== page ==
Jack Hallows picks apart Liverpool’s 2-2 draw at Anfield with Tottenham Hotspur to find both the positives and the negatives.
If you gave me a point before this game I’d have probably still been a little disappointed given the current table but I’d have taken it. Spurs are a very good side and they’ve shown it time and again in big fixtures this season.
Without lying to you at all, I predicted a 2-2 scoreline when discussing the match with a Spurs supporting friend. Both sides play attacking football, almost guaranteeing goals and both sides are very evenly matched on paper, so it was always going to be close.
The result itself? Not terrible. The circumstance in which points were dropped? Absolutely gutting.
Karius, centre backs and Salah’s goals: The good
I’m going to start with the positives that came out of this game.
When Dejan Lovren lined up as part of the Reds’ back four, there was instant moaning and groaning on Twitter. Why wouldn’t there be? Last time we played this opposition the Croatian lost his head not once but twice before being substituted just after half an hour.
Despite this, other than his missed clearance that led to Harry Kane’s first penalty, it would be tough to fault Lovren. His counterpart Virgil van Dijk was the same. One single mistake that saw his game go from fantastic to decent.
Both centre halves were commanding in the air, strong in the tackle, for the most part, smart in their decision making and intelligent in their positioning. I’d even go so far as to say I’ve not seen Harry Kane have a quieter game this season.
It certainly helped the centre back pairing that the man between the sticks probably had one of his best games in a Liverpool shirt.
Karius may have a lot more to do before he starts inspiring genuine confidence around Anfield but the German had an overall impressive 90 minutes against Pochettino’s attacking talents.
A smart decision early in the second half saw him off his line quickly to deny Son while he looked far more assured coming for crosses – to blame him for Wanyama’s goal is ridiculous. His punch went 25 yards away from goal and I guarantee you that if you ask Wanyama to attempt that same strike ten times over, he doesn’t score one.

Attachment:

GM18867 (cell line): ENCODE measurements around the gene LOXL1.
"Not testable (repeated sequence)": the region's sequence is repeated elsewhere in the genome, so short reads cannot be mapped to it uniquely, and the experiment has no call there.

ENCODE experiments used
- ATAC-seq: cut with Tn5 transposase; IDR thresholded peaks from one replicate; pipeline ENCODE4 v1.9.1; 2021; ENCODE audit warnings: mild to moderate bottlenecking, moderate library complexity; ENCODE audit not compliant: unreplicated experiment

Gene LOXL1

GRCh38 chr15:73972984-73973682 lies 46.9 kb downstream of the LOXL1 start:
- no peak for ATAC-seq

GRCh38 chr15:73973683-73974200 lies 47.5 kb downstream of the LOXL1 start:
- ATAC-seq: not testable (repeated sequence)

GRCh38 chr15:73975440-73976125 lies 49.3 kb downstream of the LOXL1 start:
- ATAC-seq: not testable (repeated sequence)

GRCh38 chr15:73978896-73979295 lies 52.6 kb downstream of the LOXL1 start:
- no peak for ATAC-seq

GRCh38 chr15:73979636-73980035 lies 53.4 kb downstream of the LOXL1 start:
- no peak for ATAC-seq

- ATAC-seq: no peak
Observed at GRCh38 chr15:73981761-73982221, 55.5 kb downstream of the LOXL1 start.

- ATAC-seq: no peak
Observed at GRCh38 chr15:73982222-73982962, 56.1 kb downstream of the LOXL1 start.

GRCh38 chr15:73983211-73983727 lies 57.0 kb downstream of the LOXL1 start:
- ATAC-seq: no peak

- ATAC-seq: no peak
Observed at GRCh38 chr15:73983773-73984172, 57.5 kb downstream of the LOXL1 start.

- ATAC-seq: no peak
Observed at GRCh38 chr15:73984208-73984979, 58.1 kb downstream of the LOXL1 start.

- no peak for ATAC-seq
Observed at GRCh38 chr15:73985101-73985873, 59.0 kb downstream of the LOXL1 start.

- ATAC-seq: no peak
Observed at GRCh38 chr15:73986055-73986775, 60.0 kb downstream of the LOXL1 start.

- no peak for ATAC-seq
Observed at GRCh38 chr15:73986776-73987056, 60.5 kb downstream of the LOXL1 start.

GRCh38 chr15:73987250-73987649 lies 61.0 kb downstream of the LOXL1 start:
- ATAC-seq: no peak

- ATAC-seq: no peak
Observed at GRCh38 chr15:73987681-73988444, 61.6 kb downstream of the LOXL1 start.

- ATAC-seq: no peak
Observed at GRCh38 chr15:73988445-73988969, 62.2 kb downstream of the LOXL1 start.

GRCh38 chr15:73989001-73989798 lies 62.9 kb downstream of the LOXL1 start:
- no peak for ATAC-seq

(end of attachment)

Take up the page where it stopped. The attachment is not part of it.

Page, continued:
He also looked to have been the hero when Salah netted his second due to a solid penalty save just minutes before to deny Harry Kane his 100th Premier League goal. He’ll feel very hard done by that the Englishman was given a second bite at the cherry in the dying embers of the match – a chance he wasn’t ever going to pass up.
Speaking of Salah, is there a better forward in the Premier League currently?
The Egyptian didn’t have his best game by any margin. Aside from his goals, his game was for the most part full of loose touches and poorly weighted through balls but it’s encouraging to see that even on an off day, his finishing ability and movement don’t suffer.
His first goal was typical Salah, drifting in behind the Spurs defence in anticipation of a loose back pass but his second was sheer class. In a split second, the former Roma man jinked and slipped his way past four Spurs defenders before lifting the ball over a diving Hugo Lloris in an almost Messi-like fashion.
21 Premier League goals and counting.
A lacklustre second half and absent composure: The bad
Liverpool were honestly the better team in the first half. The press was in full flow, the passing while not at it’s pinpoint best was crisp and purposeful and really, if we’d conjured up a better final ball at times we’d have probably gone into the break two or three up.
It was bizarre then to see just how poor we were during the second period.
It was clear that Klopp felt his side couldn’t keep up the intensity for a full 90 minutes and opted to sit deep, protect our lead and try to pick Spurs off on the counter-attack.
Sadly, we saw just how that worked for United a few days earlier and this oversight from the German saw the Reds spend the entirety of the games’ second forty five camped inside their own defensive third, launching long balls desperately in the vain hope that Salah would be able to get on the end of one.
What was most worrying was the lack of composure from the attacking trio when we did break.
More than once Salah and Firmino had a two on two with Mané and later Oxlade-Chamberlain speeding up alongside them but the opportunity went begging and broke down horrendously.
Whether it was simply a case of tired legs and minds or all three were just caught on an off day is up for debate but the simple fact is it wasn’t good enough.
Controversial officiating and a case for VAR: The ugly
I don’t want to touch on this too much because I won’t be able to without getting very angry but the standard of officiating in the last 20 minutes of this fixture was disgraceful.
The Reds may not have had the best second half but there’s nothing you can do when you score what looks to be the winner just moments after your goalkeeper has already saved a penalty that should never have happened only to see your opposition awarded another soft penalty that really, probably shouldn’t have been given either.
Perhaps the most baffling part of the whole fiasco is John Moss’ decision to confidently deny Spurs a penalty and allow the game to carry on, only to change his mind an eternity later at the behest of his assistant whose view was impeded at best.
The same assistant whose positioning and viewpoint he didn’t trust just 10 minutes earlier during the first incident when Moss ignored his reservations over whether Karius had actually made contact with Kane.
Klopp said after the match that he would be awarded the “biggest fine in football,” if he said what he truly thought of the decision making by the officials during that final 20 minutes. I can imagine our opinions are very, very similar.